That's really the question upon which this congressional race — one of less than twenty competitive GOP held seats in the country this year — will turn. When I saw both Brooks and Raby at the WVNN candidate mixer a few weeks ago, it was clear that Mo Brooks wants this race to be a referendum on Barack Obama and Nancy Pelosi while Democratic nominee Steve Raby wants to talk about bringing jobs and investment to North Alabama. You can see the contrast clearly in this video shot at the WVNN event:
Brooks' strategy is obvious from this article, heavily based on a press release from the Brooks campaign:
“The 5th Congressional District is pivotal to House Speaker Nancy Pelosi’s reelection effort. As a result, Speaker Pelosi’s liberal allies (personal injury trial lawyers, the NEA, labor unions, and the like) have already “invested” over $100,000 in Democrat Steve Raby’s campaign,” said Brooks.
Brooks added, “Remarkably, each of these liberal special interests (plus the ultra-liberal Alabama Democratic Conference and New South Coalition) preferred Steve Raby in the Democratic Primary over his three apparently more conservative Democratic challengers.”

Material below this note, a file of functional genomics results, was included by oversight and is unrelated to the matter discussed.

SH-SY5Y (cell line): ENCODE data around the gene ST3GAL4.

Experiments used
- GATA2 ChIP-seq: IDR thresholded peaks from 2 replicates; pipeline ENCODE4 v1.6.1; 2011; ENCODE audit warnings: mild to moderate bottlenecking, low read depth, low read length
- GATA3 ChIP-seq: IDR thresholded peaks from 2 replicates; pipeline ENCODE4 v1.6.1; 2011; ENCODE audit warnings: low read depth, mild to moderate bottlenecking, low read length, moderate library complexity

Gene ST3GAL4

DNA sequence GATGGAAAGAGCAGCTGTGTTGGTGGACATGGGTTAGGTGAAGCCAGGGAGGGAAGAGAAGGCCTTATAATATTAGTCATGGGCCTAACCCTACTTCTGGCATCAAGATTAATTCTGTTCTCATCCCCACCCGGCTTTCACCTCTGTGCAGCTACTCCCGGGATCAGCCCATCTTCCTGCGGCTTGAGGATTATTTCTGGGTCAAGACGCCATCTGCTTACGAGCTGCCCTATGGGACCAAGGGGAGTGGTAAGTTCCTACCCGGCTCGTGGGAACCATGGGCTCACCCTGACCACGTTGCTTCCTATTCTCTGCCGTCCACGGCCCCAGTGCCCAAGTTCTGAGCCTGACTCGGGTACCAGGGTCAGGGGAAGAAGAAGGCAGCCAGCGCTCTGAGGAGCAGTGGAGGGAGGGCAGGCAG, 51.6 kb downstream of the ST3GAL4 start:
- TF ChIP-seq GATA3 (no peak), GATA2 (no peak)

I have to take exception to that last sentence. Steve Raby was far from the most liberal candidate in the Democratic field — something that gave a lot of us heartburn in the primary.
As noted in that article, the post-primary FEC reports are out for the period 5/13 to 6/30:
Brooks raised $152,565, $44,618 from PACS, and spent $51,160. He has $259,005 cash on hand.
Raby raised $170,606, $69,258 from PACs and spent $162,341, leaving $118,484 cash on hand.
Steve Raby's fundraising performance is fine, but he needs to be careful of the burn rate. Brooks defeated Parker Griffith with a very low $$ campaign that didn't spend until the end and he'll certainly try that again for the general election.